There is nothing more frustrating than struggling to enjoy yourself with a fogged mask underwater.  Most mask fogging is caused by warm humid air inside the mask meeting a lens surface cooled by water.  Warmer air is capable of holding more water vapor than cooler air.  Therefore, when air is cooled, a portion of its water vapor condenses into tiny liquid droplets, or “fog”.  Defog solutions prevent fogging by creating a thin, invisible film on the lens which creates a “sheeting effect” eliminating the formation of condensation droplets.

However, most defogs don’t work effectively on a new mask because of silicone leeched from the mask skirt and other factory residues left on the lens during the manufacturing process.  The lens on most new masks needs to be pre-cleaned with a mild abrasive to allow the defog to effectively change the surface tension of the tempered glass lens.  pr4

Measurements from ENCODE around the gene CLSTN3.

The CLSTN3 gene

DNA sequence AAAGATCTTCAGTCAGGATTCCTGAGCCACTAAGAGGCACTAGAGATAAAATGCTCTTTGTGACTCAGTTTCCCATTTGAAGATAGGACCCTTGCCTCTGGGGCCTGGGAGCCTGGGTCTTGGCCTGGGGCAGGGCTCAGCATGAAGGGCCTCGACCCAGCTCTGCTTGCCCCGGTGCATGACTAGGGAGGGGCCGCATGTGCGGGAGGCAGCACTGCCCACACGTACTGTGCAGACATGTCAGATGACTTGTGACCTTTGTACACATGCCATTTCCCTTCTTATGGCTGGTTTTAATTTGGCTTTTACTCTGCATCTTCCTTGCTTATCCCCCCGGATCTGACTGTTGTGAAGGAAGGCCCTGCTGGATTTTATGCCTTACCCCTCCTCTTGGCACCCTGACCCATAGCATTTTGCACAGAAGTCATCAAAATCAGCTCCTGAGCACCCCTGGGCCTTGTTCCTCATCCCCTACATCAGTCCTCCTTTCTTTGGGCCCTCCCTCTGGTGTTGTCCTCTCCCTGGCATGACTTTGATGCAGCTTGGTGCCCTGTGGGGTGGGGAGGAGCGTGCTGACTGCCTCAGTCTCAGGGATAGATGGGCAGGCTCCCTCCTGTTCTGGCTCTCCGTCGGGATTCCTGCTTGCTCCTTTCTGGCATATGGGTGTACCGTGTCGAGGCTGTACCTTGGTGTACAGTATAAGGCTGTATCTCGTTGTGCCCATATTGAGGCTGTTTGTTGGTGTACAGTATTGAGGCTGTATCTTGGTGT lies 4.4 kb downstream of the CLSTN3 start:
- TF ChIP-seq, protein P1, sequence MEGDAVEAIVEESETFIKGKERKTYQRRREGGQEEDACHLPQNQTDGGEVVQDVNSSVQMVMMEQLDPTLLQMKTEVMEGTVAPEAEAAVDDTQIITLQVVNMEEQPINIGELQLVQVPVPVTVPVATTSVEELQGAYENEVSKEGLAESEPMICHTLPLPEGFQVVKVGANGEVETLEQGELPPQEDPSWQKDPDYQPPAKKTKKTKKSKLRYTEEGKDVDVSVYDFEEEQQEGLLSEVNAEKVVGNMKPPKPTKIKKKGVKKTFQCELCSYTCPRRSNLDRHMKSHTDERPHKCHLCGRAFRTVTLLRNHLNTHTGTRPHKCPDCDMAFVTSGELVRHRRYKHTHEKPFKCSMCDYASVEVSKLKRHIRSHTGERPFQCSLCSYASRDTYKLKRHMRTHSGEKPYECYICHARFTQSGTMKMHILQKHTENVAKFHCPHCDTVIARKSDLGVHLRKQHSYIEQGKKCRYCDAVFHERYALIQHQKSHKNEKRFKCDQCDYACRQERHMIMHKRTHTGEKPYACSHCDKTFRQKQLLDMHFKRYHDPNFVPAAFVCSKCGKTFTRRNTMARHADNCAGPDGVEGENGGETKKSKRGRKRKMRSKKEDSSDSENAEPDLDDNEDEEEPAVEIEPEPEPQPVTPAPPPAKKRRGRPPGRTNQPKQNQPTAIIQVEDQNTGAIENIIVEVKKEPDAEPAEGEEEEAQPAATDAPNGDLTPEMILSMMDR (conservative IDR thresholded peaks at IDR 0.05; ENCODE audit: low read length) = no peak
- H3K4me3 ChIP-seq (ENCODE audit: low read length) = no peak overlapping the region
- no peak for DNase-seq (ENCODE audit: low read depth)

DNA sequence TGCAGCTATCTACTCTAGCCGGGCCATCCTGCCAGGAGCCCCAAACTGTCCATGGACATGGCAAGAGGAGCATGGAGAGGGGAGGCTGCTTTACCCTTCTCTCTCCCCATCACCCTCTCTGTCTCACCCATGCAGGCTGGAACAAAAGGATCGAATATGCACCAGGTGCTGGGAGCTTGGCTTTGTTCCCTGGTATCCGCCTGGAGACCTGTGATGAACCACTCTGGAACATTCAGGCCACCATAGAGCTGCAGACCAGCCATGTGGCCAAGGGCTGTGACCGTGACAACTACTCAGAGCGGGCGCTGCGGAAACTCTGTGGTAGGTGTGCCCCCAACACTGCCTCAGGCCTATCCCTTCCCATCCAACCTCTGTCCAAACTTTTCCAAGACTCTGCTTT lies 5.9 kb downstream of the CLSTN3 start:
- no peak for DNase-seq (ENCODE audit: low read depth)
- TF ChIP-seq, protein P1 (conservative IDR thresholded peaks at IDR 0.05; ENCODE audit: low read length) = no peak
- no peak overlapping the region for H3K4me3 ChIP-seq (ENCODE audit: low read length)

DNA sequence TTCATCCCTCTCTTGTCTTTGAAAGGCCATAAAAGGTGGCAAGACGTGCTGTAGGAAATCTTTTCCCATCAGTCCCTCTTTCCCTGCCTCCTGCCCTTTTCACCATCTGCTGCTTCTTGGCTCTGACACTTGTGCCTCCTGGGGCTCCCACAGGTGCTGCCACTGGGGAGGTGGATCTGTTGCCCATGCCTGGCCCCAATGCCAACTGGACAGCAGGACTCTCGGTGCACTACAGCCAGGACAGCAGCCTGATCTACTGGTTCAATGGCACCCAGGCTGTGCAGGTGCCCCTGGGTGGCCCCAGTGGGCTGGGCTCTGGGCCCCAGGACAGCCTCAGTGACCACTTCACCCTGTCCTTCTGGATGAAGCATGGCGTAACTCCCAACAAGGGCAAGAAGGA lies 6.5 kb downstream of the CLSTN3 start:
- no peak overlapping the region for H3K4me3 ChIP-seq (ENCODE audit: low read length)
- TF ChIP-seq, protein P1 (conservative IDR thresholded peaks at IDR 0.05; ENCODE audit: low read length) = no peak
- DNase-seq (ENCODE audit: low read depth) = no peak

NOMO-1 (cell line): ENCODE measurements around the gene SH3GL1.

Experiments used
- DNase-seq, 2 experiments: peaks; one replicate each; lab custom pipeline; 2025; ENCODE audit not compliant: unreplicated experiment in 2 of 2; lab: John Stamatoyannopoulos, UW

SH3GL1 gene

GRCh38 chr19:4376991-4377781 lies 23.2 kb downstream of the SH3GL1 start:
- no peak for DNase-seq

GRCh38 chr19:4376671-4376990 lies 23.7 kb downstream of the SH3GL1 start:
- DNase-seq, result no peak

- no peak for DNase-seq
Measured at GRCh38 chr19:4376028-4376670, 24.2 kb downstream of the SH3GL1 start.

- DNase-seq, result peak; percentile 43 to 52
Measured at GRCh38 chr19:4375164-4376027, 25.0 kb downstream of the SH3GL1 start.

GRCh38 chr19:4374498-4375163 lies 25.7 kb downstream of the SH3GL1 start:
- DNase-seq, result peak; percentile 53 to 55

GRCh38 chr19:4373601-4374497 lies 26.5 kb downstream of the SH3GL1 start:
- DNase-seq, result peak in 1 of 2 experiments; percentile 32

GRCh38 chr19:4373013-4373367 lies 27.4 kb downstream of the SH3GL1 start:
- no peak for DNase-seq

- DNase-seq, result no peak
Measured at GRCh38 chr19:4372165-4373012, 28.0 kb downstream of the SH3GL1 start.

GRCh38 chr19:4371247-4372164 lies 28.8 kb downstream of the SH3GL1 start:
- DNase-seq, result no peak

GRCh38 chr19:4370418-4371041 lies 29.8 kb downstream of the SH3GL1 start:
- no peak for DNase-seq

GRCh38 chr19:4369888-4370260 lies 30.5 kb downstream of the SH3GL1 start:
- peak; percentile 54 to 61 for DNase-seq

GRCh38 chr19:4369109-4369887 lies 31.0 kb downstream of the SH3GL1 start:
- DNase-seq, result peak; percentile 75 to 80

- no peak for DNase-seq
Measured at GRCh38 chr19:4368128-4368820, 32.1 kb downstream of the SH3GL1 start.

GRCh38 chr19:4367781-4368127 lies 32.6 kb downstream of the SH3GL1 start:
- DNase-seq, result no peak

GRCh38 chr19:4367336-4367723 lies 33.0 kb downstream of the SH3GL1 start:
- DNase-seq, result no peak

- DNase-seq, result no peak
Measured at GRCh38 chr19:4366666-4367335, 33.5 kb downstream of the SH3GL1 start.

Sea Buff is the most effective pre-cleaner that I have come across.  Soft Scrub works pretty good, but has bleach in it, so your mask has a strong smell that is hard to get out.  More abrasive cleaners are likely to scratch the lens and less abrasive just don’t get the coating off.  I have seen people use a lighter to burn the coating off, but this is dangerous and a great way to ruin  a $100 mask before you even get it wet.  A bottle of Sea Buff  is $5.00 and will clean several masks.  Bonus use for the remainder of the bottle…it is a great slate cleaner, too!

Tips to diving fog free: Pre-clean new masks, follow the directions on your defog, store your mask in a hard case to protect it from dirt, salt and contaminants, put it away dry to prevent mold and algae build-up, avoid leaving your mask in the sun or on your head prior to a dive-the heat will cause a spike in the mask’s temperature which contributes to fogging, don’t exhale thru your nose-which increases the temperature on the inside of the mask.

Invest a few minutes to take care of your mask and it will reward you with clear dives.